Diagnosing the Problem: The Carolina Panthers' Losing Trend

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Diagnosing the Problem: The Carolina Panthers' Losing Trend

Here's an interesting statistic for you:

Every year the Carolina Panthers have made the playoffs they have failed to make the playoffs the next year:

1996: It is the second year of the Carolina Panther franchise and Richardson's Panthers made their first trip to the playoffs on a 12-4 record.  They lost in the NFC championship game to eventual Super Bowl champions, the Green Bay Packers 30-13.

1997:  High hopes were dashed for the Franchise when they went a disappointing 7-9 losing their final two games by a combined score of 28-62.

2003:  It had been a six year playoff drought for the Carolina Panthers.  Which had seen numerous personal changes, a coaching change and a fifteen game losing streak.  But life was back for the proud franchise as first year complete season starter Jake Delhomme guided the potent Carolina offense to the Super Bowl.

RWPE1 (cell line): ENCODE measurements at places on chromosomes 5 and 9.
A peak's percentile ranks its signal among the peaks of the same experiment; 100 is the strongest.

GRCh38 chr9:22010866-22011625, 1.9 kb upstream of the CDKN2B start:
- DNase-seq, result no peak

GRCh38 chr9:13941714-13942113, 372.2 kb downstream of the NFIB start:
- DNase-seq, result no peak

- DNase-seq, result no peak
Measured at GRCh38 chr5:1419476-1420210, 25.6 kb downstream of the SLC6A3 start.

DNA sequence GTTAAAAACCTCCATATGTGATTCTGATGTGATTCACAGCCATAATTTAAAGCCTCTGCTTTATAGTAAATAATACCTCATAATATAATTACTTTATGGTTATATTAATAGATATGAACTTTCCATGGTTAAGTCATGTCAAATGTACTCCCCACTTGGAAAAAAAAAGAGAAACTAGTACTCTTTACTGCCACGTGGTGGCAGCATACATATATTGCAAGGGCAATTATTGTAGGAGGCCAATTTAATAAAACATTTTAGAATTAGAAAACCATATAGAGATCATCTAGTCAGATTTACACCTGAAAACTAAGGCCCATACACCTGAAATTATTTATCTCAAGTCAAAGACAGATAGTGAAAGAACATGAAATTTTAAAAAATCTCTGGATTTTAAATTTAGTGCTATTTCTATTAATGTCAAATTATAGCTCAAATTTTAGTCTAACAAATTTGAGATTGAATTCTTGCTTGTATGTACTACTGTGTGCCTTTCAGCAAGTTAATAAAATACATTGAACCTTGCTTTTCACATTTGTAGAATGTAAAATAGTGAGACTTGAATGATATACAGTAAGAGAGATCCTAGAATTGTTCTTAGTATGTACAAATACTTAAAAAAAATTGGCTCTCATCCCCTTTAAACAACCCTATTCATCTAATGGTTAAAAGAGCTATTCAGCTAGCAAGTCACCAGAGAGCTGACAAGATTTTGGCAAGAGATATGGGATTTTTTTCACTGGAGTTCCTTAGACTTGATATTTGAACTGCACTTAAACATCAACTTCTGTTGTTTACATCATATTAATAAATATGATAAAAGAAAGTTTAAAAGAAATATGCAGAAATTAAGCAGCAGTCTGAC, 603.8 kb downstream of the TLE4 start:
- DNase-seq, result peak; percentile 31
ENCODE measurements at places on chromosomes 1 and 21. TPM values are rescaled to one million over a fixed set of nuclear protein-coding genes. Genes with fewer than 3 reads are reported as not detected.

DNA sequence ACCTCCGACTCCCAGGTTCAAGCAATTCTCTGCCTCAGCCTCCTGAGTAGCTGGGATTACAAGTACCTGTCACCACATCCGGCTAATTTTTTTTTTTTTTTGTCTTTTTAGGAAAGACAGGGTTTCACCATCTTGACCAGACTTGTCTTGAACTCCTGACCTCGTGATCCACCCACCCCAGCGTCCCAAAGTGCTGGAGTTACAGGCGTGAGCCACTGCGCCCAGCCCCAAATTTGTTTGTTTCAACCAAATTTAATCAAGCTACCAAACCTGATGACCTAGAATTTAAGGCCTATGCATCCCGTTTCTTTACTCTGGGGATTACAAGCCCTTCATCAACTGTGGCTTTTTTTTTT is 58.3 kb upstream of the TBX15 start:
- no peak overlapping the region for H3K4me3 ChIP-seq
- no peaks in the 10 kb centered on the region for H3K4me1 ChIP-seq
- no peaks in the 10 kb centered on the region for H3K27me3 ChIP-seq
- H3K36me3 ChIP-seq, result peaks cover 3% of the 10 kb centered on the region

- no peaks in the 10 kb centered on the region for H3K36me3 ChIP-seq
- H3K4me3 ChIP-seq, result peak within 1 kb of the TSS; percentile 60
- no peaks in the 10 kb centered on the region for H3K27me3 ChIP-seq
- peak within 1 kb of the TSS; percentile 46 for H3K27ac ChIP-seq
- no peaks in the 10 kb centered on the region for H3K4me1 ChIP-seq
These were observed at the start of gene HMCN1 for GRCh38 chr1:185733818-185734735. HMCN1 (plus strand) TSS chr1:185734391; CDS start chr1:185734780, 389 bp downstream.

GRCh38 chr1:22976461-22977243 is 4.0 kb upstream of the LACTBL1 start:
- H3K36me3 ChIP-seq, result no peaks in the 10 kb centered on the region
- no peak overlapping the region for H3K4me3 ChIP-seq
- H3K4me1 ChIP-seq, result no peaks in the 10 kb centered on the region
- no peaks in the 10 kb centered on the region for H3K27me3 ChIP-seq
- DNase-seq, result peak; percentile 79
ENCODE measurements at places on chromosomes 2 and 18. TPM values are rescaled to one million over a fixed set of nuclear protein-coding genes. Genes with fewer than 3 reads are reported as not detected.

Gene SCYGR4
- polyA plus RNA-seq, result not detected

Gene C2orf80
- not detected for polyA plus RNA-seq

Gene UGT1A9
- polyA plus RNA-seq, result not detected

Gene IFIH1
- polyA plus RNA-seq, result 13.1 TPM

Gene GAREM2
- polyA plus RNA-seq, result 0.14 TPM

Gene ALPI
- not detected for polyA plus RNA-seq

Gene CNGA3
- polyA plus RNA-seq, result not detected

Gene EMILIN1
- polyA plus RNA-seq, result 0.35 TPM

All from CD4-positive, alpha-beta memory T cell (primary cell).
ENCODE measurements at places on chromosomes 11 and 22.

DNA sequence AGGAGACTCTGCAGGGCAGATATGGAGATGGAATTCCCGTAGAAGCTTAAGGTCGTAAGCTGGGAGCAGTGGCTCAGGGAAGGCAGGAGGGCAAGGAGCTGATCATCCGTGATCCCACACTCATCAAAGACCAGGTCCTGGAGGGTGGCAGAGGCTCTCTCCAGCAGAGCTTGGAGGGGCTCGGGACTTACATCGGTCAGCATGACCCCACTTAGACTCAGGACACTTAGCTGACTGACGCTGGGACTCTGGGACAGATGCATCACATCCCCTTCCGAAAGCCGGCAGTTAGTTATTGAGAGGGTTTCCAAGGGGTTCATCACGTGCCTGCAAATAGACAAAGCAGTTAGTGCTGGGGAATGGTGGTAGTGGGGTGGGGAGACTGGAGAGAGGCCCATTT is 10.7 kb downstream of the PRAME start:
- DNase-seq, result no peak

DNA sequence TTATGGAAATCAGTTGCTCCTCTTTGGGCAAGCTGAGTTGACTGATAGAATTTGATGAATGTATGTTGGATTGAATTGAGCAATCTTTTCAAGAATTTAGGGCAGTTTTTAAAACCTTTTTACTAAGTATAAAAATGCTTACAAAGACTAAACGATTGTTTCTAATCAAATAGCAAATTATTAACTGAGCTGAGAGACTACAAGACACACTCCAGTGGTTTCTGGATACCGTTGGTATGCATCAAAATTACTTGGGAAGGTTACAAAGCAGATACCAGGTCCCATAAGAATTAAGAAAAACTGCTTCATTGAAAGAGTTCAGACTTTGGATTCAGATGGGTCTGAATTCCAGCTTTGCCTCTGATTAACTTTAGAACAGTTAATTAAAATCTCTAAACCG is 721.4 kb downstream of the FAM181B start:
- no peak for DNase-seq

On the legs of Stephen Davis and DeShaun Foster and supplemented by the breakout stars of Julius Peppers and Steve Smith the Panthers enjoyed success in an 11-5 season and a defensively driven push to the Super Bowl against the New England Patriots on a kick out of bounds and one of a myriad last second field goals by veteran Adam Vinatieri: 32-29.

It was heart breaking for Panther franchise, but gave positive indications of a soon to be NFC power house on the the horizon.

2004: With a positive attitude and a promising future the Panthers were hands down the favorites to win the NFC South.  But a season ending injury to lightening fast and explosive star Steve Smith, as well as losing Stephen Davis and DeShaun Foster the Panthers finished in heart breaking fashion: 7-9.

2005:  The Panthers were back, and back with a vengeance.  An upsetting loss to the Saints at the end of the 2004 season was still fresh on their minds.  But they failed to rectified it with a 23-20 loss.  They finished the season strong though clinching the last Playoff spot in the NFC: 11-5.